Metal Work and Gunsmithing
Colonial gunsmiths were a valuable part of the community in early America. Come view rifles and muskets in various stages of completion as well as period tools to build and repair them.
Heritage Grains from the Colonial Period
Washington State University is helping to bring back colonial period heritage grains using seed lines that date back to 1770. These grains are currently growing on the grounds of the Festival. Professors Steve Lyons and Richard Scheuerman speak about the details of this effort by WSU to return heritage grains to prominence in the United States.
Activities for Teens and Children
Local educators provide a great opportunity for children to learn about the colonial era in our Boston Children’s Village. All this, combined with a large interactive play area, including period games and clothes and Betsy Ross’s “house”, provide education and entertainment to kids with their parental supervisors.
Social Etiquette and Colonial Dancing
Social dancing was a vital part of life in the colonial era. Proficiency in dance was a necessary part of what it meant to be a "Gentleman" or a “Lady." Come learn how to dance and socialize like a proper Colonist.
Army of the Columbia Fife and Drum Corps
Based in the Northwest, the Army of the Columbia Fife and Drum Corps is a premier award-winning organization that portrays soldiers who had very important roles during the Revolutionary War.
Topography and Survey Techniques
Stephen Pierce showcases period survey and navigation equipment, and methods. Here you will see original and replica instruments as well as examples of charts that would have been used during the colonial era.
Religion and The Great Awakening
The quest to practice the religion of Christianity in freedom was the motivation that drove our forefathers to flee to the new world. Learn more from The Colonial Parson and Patriot Militia Chaplain, Wylin Tjoelker.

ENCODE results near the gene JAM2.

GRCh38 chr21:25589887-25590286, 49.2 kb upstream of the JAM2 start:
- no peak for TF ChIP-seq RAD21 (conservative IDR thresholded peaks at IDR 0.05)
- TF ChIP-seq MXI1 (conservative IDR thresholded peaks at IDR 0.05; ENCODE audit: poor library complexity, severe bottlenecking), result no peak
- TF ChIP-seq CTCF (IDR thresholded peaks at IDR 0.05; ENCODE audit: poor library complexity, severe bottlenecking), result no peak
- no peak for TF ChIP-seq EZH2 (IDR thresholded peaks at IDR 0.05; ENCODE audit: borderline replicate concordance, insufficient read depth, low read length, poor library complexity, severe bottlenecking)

Sons and Daughters of the American Revolution
The Sons of the American Revolution is a patriotic, historical, and educational Society, dedicated to assisting members, schools, teachers and the general public in their efforts to sustain and preserve our history and constitutional principles. Visit with members and hear talks about colonial frontier life, the history and use of the flag. The Daughters of the American Revolution offer a view from the Distaff side with discussions on household life of the 1700’s, courtship and weddings, clothing, tea and genealogy. The DAR focuses on education, historic preservation and patriotism.
British Redcoats face the Colonial Militia, narrated by Historian Jeff Dacus
It's the spring of 1775, and tensions between Great Britain and the American colonies have reached a breaking point. British troops arrive in Lexington to confiscate weapons and ammunition and capture known patriot leaders, Samuel Adams and John Hancock. Roughly 70 nervous but armed militia wait on Lexington Green as the British column emerges out of the fog. Come to the Battlefield daily to see how this event unfolds in a confrontation that would launch a new nation.
After Lexington, the British continue on to Concord about 20 miles west, destroying cannons, ammunition and provisions. Word of the skirmish at Lexington travels quickly across the countryside, fueling tensions even further. In response, local militia gathers to meet the redcoats. This time, the Americans are ready. Witness this important moment in history and hear the "shot heard 'round the world.”
N.W. COLONIAL REENACTORS ASSOC.
Commander Charles Saint will lead the band of Rebels as they prepare to face the British Regulars as their enemy. In addition to the battle reenactments and musket firing demonstrations, expect to visit with them about the life in the 18th Century and during the War for Independence.
The unit represents the Regiments of Foot, sent in 1774 “to bring order to the chaotic situation in Boston”, maintain law and order and keep the King’s Peace. Watch as they perform the Manual of Arms 1764, engage in popular pastimes, and receive pay and rations. Come discuss colonial politics and see history from the British perspective.
Based in the Pacific Northwest, this is a family-friendly group of 18th century history buffs, focused on the outdoors and flintlock black-powder marksmanship. There will be demos at various camp tents. Music and dancing specific to the colonial era will be featured by this group on the Festival Commons and is open to all ages.